US Chamber urges supercommittee to go for grand deficit deal

The U.S. Chamber of Commerce on Tuesday urged members of the supercommittee to strike a grand bargain on reducing the deficit. 

Despite pessimism in Washington that the panel will be unable to agree on even a bare minimum of cuts by the Nov. 23 deadline, the Chamber urged the group to overhaul the tax code while undertaking a fundamental reform of entitlements.

But in its statement, the Chamber was silent on the controversial question of whether any revenue should be increased in a big deal, but it did lay out other guidance for how tax reform could be completed.

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The business group’s top lobbyist Bruce Josten wrote to the 12 members of the supercommittee, urging them to “reform entitlement programs and fundamentally restructure the U.S. tax code to bring revenue and spending back into alignment.”

The supercommittee is tasked with finding $1.5 trillion in deficit savings, but the Chamber wants it to go for much deeper cuts — an opinion shared by credit rater Standard & Poor’s, which this month downgraded the nation's credit rating.

“While this magnitude of deficit reduction is a step in the right direction, it would fall far short of fixing the deficit and debt problem America currently faces; it would not stabilize the debt to GDP ratio and would not put this ratio on a downward trajectory; and it would fall far short of achieving a balanced budget,” Josten wrote.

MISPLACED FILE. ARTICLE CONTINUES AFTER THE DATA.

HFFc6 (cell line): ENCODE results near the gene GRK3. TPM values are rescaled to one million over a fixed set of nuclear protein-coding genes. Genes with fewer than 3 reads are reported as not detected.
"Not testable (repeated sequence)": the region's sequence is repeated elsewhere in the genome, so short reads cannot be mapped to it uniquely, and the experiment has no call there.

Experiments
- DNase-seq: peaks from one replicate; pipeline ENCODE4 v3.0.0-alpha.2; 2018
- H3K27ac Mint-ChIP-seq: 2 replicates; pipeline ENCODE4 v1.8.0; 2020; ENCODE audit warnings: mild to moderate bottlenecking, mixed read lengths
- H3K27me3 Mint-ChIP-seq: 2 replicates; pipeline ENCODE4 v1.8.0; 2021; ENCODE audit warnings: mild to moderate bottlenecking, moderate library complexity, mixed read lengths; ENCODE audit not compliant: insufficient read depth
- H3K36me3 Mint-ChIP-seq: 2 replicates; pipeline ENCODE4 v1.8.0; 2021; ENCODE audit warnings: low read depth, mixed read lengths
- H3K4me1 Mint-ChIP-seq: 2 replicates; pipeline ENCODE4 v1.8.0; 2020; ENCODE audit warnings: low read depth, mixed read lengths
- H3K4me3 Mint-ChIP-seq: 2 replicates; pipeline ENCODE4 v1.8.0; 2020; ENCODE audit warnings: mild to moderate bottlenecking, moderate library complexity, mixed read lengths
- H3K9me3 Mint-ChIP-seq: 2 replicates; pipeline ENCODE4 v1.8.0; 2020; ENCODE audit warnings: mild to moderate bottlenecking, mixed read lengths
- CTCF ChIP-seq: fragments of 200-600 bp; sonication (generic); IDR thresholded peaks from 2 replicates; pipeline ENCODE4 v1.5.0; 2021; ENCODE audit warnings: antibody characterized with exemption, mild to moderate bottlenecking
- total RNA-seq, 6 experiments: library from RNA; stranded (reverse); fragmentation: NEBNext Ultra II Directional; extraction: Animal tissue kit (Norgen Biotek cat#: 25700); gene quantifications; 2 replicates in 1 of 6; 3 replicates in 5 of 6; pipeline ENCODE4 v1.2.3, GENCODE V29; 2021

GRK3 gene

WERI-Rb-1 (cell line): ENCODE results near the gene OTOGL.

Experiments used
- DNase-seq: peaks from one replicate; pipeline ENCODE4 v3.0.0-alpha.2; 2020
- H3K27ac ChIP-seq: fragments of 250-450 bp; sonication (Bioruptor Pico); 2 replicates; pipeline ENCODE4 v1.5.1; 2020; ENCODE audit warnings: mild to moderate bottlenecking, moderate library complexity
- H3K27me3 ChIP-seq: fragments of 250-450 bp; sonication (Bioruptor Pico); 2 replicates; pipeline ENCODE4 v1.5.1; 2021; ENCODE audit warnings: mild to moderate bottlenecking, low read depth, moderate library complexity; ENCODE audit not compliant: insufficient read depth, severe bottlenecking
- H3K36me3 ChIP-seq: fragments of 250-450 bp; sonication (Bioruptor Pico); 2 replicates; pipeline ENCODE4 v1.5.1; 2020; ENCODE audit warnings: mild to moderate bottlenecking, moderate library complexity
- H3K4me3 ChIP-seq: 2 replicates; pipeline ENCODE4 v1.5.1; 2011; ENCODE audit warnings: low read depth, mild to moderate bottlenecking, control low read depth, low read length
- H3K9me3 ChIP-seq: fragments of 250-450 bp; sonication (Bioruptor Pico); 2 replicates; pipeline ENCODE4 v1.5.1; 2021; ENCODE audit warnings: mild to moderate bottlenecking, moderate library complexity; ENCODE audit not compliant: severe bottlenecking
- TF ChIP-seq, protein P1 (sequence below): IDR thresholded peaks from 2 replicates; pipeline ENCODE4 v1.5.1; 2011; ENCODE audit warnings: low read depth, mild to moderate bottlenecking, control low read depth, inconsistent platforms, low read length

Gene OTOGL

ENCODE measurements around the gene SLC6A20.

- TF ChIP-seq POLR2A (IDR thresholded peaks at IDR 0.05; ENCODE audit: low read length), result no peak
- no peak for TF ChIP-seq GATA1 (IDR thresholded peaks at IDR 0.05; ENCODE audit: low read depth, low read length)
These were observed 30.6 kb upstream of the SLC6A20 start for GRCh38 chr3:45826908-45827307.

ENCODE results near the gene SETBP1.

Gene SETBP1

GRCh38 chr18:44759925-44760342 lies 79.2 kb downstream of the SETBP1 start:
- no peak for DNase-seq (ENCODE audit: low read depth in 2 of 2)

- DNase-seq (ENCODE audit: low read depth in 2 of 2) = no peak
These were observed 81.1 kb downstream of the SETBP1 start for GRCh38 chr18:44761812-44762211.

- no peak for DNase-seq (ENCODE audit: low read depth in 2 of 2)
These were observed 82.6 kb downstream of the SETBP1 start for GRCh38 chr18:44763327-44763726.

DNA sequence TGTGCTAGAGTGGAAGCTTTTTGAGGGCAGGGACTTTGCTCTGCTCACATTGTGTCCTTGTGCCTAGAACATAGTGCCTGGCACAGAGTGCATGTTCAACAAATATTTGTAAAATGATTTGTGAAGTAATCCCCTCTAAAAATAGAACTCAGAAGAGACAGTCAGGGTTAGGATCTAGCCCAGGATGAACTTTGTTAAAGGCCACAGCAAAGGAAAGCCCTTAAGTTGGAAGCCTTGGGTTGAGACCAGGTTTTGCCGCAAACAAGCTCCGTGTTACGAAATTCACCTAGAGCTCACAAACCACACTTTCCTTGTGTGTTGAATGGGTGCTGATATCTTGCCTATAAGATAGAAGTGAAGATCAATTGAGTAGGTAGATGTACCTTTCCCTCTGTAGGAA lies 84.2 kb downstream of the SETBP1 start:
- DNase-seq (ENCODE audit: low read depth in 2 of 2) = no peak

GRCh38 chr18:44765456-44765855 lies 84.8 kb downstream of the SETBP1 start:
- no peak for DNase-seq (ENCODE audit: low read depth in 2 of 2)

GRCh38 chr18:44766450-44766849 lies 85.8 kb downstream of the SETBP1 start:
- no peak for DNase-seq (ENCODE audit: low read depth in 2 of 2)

“It alone would likely not prevent future downgrades to the debt rating of the United States. Even with successful implementation, the amount of publicly held debt outstanding by the United States would rise to $16 trillion at the end of 10 years,” he noted.

The Chamber wants the group to address Medicare, Medicaid and Social Security.

On tax reform, the group wants tax reform that lowers marginal rates, and which does “not single out specific industries or individuals for punishment.” It urges any reform to allow for a transition to new rules.

Notably, the Chamber did not rule out money from closing loopholes as a means of deficit reduction. This issue has consistently divided Democrats and Republicans, and led to the collapse of a grand deficit bargain between President Obama and Speaker John Boehner (R-Ohio) last month. Republicans want any new revenue from closing loopholes to be used to lower tax rates.